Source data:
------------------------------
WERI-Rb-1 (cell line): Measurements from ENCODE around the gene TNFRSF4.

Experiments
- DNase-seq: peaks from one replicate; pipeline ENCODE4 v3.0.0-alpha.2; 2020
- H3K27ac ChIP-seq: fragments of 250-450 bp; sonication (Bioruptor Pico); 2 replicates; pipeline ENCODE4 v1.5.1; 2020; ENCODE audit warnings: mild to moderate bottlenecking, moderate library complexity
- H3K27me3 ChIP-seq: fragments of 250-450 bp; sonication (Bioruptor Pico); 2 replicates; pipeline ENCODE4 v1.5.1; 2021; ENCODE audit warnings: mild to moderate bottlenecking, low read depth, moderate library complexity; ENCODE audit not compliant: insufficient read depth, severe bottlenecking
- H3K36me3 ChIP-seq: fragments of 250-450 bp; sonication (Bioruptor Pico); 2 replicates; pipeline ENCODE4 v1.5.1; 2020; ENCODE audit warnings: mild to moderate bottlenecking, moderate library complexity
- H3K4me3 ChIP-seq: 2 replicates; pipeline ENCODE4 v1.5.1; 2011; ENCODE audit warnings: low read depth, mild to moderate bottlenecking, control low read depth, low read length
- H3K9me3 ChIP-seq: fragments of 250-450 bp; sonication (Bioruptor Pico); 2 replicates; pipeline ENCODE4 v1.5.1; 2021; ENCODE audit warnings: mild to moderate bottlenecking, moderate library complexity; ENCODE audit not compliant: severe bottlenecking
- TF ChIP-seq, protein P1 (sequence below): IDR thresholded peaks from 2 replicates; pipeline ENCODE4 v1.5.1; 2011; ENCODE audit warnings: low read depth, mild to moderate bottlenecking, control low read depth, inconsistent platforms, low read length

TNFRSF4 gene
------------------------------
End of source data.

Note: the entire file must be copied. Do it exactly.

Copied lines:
WERI-Rb-1 (cell line): Measurements from ENCODE around the gene TNFRSF4.

Experiments
- DNase-seq: peaks from one replicate; pipeline ENCODE4 v3.0.0-alpha.2; 2020
- H3K27ac ChIP-seq: fragments of 250-450 bp; sonication (Bioruptor Pico); 2 replicates; pipeline ENCODE4 v1.5.1; 2020; ENCODE audit warnings: mild to moderate bottlenecking, moderate library complexity
- H3K27me3 ChIP-seq: fragments of 250-450 bp; sonication (Bioruptor Pico); 2 replicates; pipeline ENCODE4 v1.5.1; 2021; ENCODE audit warnings: mild to moderate bottlenecking, low read depth, moderate library complexity; ENCODE audit not compliant: insufficient read depth, severe bottlenecking
- H3K36me3 ChIP-seq: fragments of 250-450 bp; sonication (Bioruptor Pico); 2 replicates; pipeline ENCODE4 v1.5.1; 2020; ENCODE audit warnings: mild to moderate bottlenecking, moderate library complexity
- H3K4me3 ChIP-seq: 2 replicates; pipeline ENCODE4 v1.5.1; 2011; ENCODE audit warnings: low read depth, mild to moderate bottlenecking, control low read depth, low read length
- H3K9me3 ChIP-seq: fragments of 250-450 bp; sonication (Bioruptor Pico); 2 replicates; pipeline ENCODE4 v1.5.1; 2021; ENCODE audit warnings: mild to moderate bottlenecking, moderate library complexity; ENCODE audit not compliant: severe bottlenecking
- TF ChIP-seq, protein P1 (sequence below): IDR thresholded peaks from 2 replicates; pipeline ENCODE4 v1.5.1; 2011; ENCODE audit warnings: low read depth, mild to moderate bottlenecking, control low read depth, inconsistent platforms, low read length

TNFRSF4 gene